By: Amelia Mackenzie
This blog post is the second in a two-part series on contraceptive research. This post originally appeared on the Contraceptive Technology Innovation (CTI) Exchange.
Contraceptive clinical trials routinely collect vast amounts of data, but what new data can we collect about method acceptability during this research stage? If a method has reached the clinical trial phase, we’d hope formative acceptability research was already conducted to inform its development and to determine if a potential market exists. At this point in the game, few changes can be made to a method based on acceptability findings… so what’s left to learn?
First, clinics chosen for trials are generally high-quality, well-resourced facilities, often located at or associated with research institutions. This likely differs from smaller or resource-limited clinics, and from standard clinical practice more generally, where staff specifically dedicated to the clinical trial are not present.
Second, clinical trial protocols detail precise procedures for counseling participants about the drug or device under investigation and include follow-up visits and clinical tests. In contrast, counseling in a standard clinic setting may be limited, with follow-up visits and testing perhaps happening only if clinically indicated.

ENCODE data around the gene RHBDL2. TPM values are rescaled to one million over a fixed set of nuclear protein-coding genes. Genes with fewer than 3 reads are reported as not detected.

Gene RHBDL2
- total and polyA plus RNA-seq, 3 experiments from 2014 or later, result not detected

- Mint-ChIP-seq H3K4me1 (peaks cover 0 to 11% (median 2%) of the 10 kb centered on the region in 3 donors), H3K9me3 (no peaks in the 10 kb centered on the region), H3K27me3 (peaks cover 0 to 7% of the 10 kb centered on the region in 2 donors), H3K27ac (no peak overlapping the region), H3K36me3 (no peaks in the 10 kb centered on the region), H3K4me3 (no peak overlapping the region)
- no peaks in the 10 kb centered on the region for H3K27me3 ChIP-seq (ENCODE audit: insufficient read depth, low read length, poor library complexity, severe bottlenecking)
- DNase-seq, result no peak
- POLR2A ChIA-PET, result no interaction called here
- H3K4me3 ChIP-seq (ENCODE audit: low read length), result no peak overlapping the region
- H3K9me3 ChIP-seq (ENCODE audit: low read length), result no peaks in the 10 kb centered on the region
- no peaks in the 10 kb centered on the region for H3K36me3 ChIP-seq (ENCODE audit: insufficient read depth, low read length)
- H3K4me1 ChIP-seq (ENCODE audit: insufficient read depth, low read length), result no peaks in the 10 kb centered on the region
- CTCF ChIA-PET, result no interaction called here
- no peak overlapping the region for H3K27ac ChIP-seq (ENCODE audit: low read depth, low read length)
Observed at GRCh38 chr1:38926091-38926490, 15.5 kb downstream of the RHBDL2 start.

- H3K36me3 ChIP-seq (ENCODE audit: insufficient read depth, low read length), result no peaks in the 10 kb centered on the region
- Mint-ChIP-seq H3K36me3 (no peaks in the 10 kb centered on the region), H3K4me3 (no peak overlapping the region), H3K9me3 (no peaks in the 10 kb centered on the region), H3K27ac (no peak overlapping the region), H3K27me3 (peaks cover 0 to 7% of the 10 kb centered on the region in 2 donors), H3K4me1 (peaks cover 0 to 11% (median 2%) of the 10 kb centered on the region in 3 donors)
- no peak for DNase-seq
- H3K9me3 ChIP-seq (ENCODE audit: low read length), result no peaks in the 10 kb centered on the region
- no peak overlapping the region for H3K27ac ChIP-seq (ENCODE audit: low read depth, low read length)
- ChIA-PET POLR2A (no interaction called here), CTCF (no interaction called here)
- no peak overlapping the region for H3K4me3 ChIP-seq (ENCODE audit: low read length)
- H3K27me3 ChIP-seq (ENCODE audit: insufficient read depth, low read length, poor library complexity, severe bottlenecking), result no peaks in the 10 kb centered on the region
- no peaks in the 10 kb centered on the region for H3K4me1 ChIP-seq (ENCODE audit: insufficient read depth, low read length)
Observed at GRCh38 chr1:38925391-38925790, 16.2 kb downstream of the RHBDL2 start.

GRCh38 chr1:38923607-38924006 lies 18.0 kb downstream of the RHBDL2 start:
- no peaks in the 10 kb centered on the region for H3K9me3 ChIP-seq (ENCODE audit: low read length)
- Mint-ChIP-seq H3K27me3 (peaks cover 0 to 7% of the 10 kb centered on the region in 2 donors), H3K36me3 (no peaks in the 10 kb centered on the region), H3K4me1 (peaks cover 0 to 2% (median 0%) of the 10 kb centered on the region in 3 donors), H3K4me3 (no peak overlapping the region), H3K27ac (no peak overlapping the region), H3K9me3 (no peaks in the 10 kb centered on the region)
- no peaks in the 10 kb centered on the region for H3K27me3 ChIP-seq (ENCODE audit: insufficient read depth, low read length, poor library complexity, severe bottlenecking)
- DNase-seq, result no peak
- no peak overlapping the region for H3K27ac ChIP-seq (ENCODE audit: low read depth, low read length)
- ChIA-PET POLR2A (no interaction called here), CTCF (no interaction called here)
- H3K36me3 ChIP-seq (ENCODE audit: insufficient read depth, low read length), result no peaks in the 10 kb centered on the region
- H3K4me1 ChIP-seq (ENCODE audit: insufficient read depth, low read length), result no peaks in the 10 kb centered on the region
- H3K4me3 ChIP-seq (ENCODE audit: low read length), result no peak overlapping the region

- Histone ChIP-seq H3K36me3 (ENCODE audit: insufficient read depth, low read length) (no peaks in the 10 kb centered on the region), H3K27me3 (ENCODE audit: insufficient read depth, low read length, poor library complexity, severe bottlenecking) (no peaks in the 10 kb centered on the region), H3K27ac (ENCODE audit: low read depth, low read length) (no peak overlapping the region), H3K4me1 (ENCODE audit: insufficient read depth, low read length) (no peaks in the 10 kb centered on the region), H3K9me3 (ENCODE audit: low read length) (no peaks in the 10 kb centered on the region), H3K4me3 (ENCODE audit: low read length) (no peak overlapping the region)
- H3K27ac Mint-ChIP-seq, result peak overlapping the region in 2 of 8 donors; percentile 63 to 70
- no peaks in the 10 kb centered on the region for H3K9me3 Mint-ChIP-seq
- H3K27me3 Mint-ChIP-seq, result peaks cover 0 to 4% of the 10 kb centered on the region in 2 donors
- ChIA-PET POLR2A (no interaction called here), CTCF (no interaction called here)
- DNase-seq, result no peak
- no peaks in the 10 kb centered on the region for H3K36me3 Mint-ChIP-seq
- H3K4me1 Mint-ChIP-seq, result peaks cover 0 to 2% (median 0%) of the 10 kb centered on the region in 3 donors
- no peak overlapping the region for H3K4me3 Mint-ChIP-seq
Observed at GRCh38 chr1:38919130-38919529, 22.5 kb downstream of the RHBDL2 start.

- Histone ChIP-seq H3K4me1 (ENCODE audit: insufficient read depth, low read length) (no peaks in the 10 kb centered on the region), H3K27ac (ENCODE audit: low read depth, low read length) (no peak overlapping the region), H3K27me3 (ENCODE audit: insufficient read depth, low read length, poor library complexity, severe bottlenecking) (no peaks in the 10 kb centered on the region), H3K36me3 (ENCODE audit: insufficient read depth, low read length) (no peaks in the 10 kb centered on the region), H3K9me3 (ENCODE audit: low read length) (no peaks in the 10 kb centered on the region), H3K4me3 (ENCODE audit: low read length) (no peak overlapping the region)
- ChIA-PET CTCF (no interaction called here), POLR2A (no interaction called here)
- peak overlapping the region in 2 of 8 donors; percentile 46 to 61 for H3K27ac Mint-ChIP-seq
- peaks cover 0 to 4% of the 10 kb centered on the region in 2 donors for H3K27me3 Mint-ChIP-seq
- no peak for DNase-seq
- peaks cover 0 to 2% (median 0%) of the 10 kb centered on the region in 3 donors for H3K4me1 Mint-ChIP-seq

Within the contraceptive clinical trial context, how is product acceptability measured? We know that researchers routinely collect some narrowly-framed acceptability data, often using method continuation rates as an indicator of product acceptability. Given the highly-controlled and usually incentivized context of a clinical trial, continued use is a pretty low bar. Beyond that, researchers may collect data on trial participants’ attitudes about the method by asking them: (a) to rate their level of satisfaction on a Likert scale, (b) if they would choose to continue using the method after the trial, and/or (c) if they would recommend the method to a friend.
The problem is answers can be overstated due to social desirability bias, and people are generally bad at predicting their future behavior. So how can we improve upon these currently used measures and incorporate some aspects of the “real world” experience?
We can ask trial participants about benefits and difficulties they faced while using the method and how these issues impact their lives. This is important because some side effects experienced by users may not be clinically relevant to the safety or efficacy of the contraceptive but very pertinent to acceptability and a user’s everyday life. We can ask participants about counseling information. How well did they understand the information? Based on their experience, what information was helpful, and what information was missing?
Granted, some of this user experience information is difficult to measure within the standard confines of a clinical trial. Incorporating more behavioral and social science methods into the research approach would be a good start. For clinical researchers who find this kind of research a foreign concept, perhaps they could gain insights from comparable methodology employed by consumer product market researchers or by approaches used during earlier stages of product development as discussed in previous blogs in this series.
Photo credit: Medical image created by Ijeab – Freepik.com